You were for so many years an unknown celebrity in New York City. How people react when they meet you and why have you decided to go public and reveal your identity?

A lot of people meet me or they see me after a lot of years because nobody saw my face for about 40 years. I have gone to graffiti signing and people meet me and they say 'oh that was you?' I don't know what they expected. Sometimes I feel I should have stayed anonymous but you know it is a long time since I did it and I guess I want to satisfy some people curiosity.

Did you ever feel the impulse to go back and do again graffiti?

Once I stopped I didn't really have the impulse to go back.

Graffiti is still illegal. Do you believe that graffiti is a crime?

As far as being illegal, I guess there should be some protection about private property. I know a lot younger people. You know they get arrested, they do community service, they have to pay fines, so you know I hate to call it a crime.

After all these of years, do you believe that graffiti has finally become accepted? What would you like to say to the people who are not familiar with this form of art.

I guess I would like to say that there should be some places where kids can go and write on the walls without having to look over their shoulders basically. Because even the garage here, I was thinking of doing the outside with nice art, but you may have trouble with the city. They may say it is going to attract more artists writing on areas where it is not wanted. So I don't think it is really accepted mainstream.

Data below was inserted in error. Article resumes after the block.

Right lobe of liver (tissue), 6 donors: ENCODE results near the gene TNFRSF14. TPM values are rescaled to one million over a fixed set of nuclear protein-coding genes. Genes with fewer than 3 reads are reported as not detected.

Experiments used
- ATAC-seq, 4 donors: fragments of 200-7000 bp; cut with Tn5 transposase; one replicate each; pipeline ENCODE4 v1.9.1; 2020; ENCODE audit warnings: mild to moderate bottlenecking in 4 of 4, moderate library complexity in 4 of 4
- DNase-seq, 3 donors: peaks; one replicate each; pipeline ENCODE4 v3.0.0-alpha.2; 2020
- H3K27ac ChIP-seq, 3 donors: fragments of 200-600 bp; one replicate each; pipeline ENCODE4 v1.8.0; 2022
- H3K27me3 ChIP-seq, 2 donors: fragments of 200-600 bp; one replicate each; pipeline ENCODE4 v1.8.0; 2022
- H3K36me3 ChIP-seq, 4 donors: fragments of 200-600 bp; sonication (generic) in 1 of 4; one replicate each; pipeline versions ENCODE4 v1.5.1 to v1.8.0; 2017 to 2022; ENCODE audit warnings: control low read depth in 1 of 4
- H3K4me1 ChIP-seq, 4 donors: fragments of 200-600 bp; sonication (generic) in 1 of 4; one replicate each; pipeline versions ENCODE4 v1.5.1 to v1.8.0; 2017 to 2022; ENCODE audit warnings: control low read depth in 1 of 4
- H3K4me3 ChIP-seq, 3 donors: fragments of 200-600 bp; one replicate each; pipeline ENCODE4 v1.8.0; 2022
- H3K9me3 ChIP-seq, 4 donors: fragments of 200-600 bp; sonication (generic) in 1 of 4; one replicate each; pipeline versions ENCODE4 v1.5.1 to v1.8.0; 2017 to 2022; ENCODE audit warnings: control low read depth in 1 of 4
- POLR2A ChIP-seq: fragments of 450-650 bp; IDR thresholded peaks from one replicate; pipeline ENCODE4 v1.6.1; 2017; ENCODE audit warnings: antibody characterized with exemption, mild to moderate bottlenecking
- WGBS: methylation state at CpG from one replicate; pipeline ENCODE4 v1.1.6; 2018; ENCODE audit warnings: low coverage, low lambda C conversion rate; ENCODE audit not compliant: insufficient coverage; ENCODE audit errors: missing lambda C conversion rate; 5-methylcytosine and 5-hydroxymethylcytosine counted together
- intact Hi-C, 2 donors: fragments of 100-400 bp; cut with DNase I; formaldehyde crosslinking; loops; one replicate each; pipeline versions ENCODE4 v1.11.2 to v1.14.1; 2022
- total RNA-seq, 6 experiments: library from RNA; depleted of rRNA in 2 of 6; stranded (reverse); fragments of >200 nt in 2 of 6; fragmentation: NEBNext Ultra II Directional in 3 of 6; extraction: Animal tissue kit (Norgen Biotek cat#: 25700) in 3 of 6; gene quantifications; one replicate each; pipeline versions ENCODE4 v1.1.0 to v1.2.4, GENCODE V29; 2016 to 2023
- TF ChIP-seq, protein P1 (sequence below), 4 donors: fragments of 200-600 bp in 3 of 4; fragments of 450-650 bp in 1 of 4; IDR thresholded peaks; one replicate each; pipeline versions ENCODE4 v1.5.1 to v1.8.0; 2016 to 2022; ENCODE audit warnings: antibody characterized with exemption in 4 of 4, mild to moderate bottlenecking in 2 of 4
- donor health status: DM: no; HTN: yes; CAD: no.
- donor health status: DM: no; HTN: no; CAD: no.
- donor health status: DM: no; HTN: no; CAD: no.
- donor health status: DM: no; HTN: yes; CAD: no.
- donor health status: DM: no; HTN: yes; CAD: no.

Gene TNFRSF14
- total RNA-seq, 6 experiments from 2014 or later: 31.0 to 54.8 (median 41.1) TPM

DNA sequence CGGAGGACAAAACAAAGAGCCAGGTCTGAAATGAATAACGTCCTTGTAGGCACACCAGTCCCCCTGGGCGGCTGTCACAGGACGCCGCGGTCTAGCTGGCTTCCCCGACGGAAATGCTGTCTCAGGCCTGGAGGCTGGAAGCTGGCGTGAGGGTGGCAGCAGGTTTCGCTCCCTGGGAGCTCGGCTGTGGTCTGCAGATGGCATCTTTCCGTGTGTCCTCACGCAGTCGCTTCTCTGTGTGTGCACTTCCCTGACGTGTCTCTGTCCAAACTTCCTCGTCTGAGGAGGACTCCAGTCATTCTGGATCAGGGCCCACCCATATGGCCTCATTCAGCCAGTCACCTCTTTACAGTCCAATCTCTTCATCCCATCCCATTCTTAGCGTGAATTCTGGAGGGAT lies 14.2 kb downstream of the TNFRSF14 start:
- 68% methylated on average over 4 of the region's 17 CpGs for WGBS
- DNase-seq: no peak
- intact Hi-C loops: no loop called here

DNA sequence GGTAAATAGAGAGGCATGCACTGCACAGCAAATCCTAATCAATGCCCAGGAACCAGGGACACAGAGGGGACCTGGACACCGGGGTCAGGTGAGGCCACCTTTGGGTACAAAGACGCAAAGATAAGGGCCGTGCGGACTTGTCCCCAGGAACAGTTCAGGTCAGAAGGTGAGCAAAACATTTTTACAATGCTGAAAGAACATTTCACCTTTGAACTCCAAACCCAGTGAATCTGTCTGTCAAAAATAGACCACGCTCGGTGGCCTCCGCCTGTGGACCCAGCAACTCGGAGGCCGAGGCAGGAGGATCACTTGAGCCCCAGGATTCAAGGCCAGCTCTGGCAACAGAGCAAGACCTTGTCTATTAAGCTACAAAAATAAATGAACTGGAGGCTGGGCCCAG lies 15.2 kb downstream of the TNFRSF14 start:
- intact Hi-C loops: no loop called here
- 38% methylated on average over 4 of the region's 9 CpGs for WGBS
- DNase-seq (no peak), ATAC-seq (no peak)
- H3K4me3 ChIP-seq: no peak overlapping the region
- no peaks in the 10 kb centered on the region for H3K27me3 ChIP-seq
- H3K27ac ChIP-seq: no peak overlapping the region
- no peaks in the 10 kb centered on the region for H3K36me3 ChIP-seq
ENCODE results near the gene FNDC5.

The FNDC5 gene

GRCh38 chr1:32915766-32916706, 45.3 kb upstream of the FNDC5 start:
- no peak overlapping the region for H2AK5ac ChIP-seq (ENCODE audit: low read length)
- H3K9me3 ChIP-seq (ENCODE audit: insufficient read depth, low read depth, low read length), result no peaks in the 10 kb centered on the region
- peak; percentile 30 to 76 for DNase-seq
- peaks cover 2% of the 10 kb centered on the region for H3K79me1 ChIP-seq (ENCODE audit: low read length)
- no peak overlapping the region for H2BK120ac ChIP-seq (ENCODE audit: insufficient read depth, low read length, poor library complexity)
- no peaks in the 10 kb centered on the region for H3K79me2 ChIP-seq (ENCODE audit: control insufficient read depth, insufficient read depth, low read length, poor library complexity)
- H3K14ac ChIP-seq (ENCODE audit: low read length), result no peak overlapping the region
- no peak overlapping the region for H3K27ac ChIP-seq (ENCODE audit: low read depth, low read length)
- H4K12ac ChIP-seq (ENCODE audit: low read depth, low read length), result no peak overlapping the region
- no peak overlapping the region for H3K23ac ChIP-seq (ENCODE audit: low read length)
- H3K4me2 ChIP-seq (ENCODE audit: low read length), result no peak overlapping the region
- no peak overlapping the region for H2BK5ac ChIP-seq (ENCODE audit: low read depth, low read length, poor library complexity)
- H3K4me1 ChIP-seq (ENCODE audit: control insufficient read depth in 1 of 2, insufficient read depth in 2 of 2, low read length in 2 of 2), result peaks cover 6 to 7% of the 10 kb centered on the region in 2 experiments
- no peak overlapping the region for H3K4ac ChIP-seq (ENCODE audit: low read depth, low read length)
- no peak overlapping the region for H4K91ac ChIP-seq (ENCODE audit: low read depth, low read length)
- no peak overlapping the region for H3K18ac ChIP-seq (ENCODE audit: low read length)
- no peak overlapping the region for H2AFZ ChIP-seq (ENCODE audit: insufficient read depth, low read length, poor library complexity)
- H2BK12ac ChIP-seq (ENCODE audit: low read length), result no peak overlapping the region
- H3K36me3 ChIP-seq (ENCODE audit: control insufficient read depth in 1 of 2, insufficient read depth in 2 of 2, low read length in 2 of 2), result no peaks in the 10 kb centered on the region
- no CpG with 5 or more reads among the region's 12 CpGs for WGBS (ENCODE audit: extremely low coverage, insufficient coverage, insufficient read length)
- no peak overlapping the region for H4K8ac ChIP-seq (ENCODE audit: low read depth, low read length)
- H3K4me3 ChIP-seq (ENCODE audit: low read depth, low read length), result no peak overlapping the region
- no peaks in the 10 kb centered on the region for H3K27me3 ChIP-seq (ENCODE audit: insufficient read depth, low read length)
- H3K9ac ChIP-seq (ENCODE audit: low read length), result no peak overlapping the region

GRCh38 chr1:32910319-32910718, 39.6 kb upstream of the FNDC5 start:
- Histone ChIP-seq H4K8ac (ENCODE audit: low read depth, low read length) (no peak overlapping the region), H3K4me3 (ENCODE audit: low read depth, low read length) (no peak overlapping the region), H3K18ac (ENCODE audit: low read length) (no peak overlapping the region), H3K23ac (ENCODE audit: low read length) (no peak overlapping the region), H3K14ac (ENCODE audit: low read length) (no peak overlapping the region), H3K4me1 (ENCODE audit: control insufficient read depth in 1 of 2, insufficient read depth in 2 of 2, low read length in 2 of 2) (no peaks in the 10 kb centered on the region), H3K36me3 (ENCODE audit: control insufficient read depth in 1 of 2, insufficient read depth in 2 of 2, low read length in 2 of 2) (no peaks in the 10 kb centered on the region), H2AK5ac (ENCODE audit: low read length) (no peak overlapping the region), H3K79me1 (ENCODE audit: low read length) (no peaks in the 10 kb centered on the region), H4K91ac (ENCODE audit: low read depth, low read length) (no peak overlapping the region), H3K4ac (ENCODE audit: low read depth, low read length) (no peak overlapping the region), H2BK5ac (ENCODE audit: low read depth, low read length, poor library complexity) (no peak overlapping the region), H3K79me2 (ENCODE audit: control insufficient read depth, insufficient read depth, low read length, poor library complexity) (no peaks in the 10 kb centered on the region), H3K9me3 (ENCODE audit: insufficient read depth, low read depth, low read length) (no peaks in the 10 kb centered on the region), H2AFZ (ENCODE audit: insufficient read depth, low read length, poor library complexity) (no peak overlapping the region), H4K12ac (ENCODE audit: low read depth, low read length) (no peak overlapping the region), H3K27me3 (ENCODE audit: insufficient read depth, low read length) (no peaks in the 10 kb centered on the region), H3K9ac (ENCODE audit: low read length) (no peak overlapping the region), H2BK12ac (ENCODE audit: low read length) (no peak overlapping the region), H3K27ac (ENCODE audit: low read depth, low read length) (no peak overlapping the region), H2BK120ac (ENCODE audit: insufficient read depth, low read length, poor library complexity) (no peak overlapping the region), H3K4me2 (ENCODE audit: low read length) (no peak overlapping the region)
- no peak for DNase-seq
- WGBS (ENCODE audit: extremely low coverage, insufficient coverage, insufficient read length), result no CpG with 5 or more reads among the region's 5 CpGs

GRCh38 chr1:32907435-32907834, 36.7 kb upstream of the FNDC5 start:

How would you like Taki to be remembered?

I would like Taki to be remembered just as somebody who did something not great but maybe something great came out of it in the end. And I have to tell you that this graffiti movement has lasted a lot longer than some other art movements. So I think that speaks for itself.

You said that you didn't have the impulse to return back to graffiti, but you just admitted that you were thinking of decorating the garage with nice art. Is it difficult to take out completely the passion for graffiti from someone, and do you remember that last time that you did graffiti?

The last time that I did graffiti was in Greece, in Athens, and that was this year. So you can't take the graffiti out of somebody.